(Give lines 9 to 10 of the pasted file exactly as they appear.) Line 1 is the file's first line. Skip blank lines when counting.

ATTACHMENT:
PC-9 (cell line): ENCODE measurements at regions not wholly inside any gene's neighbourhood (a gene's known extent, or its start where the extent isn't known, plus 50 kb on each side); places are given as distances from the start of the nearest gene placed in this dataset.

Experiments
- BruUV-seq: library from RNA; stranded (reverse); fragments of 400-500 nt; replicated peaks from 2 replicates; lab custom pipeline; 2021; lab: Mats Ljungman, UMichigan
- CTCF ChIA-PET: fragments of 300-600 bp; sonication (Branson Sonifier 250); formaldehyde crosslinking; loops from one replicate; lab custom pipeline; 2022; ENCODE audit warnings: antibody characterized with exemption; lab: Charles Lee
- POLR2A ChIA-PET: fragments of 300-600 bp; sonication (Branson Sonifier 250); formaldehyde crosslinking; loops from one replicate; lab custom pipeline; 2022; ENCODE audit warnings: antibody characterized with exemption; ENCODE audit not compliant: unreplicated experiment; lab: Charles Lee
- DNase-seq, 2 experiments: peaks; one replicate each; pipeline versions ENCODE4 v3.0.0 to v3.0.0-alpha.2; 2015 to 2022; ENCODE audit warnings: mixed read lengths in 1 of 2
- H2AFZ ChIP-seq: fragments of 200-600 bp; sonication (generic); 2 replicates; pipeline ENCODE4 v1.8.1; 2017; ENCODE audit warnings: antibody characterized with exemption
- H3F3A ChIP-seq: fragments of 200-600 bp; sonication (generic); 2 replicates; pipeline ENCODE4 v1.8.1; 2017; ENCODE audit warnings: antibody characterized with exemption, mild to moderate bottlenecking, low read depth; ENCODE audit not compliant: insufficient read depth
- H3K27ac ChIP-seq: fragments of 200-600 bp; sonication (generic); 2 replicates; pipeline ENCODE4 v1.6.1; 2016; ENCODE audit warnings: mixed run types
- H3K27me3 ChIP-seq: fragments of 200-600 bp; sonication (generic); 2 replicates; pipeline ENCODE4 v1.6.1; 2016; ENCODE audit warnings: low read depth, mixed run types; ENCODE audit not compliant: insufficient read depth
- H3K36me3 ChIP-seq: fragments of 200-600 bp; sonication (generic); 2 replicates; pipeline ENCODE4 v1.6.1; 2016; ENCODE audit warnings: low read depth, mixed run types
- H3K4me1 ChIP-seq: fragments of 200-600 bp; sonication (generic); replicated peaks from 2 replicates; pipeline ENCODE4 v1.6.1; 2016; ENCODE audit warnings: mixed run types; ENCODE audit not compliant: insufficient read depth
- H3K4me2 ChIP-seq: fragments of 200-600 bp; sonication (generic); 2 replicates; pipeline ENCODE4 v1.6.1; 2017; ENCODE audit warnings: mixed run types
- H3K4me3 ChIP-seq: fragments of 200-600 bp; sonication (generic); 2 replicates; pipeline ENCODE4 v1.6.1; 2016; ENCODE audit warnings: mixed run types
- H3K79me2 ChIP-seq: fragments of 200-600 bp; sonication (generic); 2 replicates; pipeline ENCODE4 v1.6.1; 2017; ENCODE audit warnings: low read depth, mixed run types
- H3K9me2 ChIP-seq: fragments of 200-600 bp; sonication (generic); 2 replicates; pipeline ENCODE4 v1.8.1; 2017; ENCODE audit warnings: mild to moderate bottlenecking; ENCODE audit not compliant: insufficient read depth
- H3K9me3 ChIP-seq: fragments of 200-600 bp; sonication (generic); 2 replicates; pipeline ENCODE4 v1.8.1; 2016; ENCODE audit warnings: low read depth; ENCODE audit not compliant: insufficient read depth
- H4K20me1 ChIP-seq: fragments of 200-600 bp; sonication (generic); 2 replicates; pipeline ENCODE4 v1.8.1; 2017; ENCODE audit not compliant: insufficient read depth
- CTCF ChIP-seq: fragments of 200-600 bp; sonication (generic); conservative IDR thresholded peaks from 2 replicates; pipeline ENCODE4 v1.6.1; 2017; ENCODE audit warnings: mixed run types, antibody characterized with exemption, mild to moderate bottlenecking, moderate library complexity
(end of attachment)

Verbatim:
- H3K27ac ChIP-seq: fragments of 200-600 bp; sonication (generic); 2 replicates; pipeline ENCODE4 v1.6.1; 2016; ENCODE audit warnings: mixed run types
- H3K27me3 ChIP-seq: fragments of 200-600 bp; sonication (generic); 2 replicates; pipeline ENCODE4 v1.6.1; 2016; ENCODE audit warnings: low read depth, mixed run types; ENCODE audit not compliant: insufficient read depth